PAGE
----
Three Lander businesses receive local economic development money; rule-change required to fund commercial air service

    ­The Lander City Council has decided to distribute money to all three local businesses that applied for half percent sales tax funding this quarter.

    The Lander Economic Development Association had only recommended funding for two of the applicants: The Lander Brewing Company and Fairfield Tree and Lawn.

    The third applicant, Pushroot Guides, is a new business, and LEDA was not satisfied with the “detail and sophistication” of its business plan, LEDA board member Rick Rollino told the city council during a regular meeting Tuesday.


    The Lander Investment for Tomorrow group had recommended funding for Pushroot Guides, however, and Councilmember Julia Stuble said she was more “inclined” to agree with LIFT.

    She then made a motion to approve LIFT’s recommendation over LEDA’s.

    The motion passed in a 4-3 vote, with the “nays” coming from Councilmembers Dan Hahn, John Larsen, and Missy White.

    White noted that, after LIFT makes its recommendations, LEDA applies an “increased level of scrutiny” to the half percent funding applications.


    “I would be more comfortable following LEDA’s recommendation on this,” she said.

    Commercial air service

    Fremont County’s commercial air service team also asked Lander for half percent money this quarter ($145,000), but LIFT didn’t consider the request, since Central Wyoming Regional Airport isn’t in city limits – a requirement to qualify for the local half percent program.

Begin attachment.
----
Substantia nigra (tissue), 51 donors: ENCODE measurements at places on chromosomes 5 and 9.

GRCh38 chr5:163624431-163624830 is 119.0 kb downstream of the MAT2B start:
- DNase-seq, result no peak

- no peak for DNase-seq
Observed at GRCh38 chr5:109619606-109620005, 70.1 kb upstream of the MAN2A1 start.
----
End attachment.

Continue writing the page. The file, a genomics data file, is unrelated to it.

Rollino asked the council for “some direction” on the issue this week, and Stuble suggested it might be an appropriate topic for a work session.


    “(The airport) is an entity that has great economic benefit to Lander,” she said, wondering whether the city might want to loosen its restrictions on half percent funding for out-of-town projects.

    Mayor Monte Richardson cautioned the council to “be really careful” with the decision, recalling that, when voters approved the half percent sales tax in 2020, the ballot said 30 percent of the money would go toward transportation, and the rest would be distributed to local governments for economic development.

    “It wasn’t set to be open-ended,” Richardson said. “(If) we go back on that, then I think that’s not being truthful to the public.”


    Riverton city administrator Kyle Butterfield agreed that “we want to be very careful” with half percent sales tax distributions – but he also pointed out that local government officials can allocate their portion of the money at their discretion.

    “This process that you’re going through is very appropriate,” Butterfield said. “(You’re) using your stewardship as elected officials to decide how you use that discretionary amount.”

    Riverton already agreed to allocate $145,000 of its half percent funding to commercial air service this year, Butterfield said, and Fremont County will soon be asked to contribute $288,000 from its distribution.

    The money will help cover the minimum revenue guarantee that keeps United Airlines operating in Wyoming.

    That guarantee was set at almost $3.7 million this year, Butterfield said.

    The state will cover $2.2 million of that total, he said, and about $700,000 will come from the half percent sales tax revenues that were officially earmarked for transportation.

    Riverton has also offered to provide an additional $190,000 from its own coffers to support the MRG, Butterfield said.

    For more information call the City of Lander at 332-2870.


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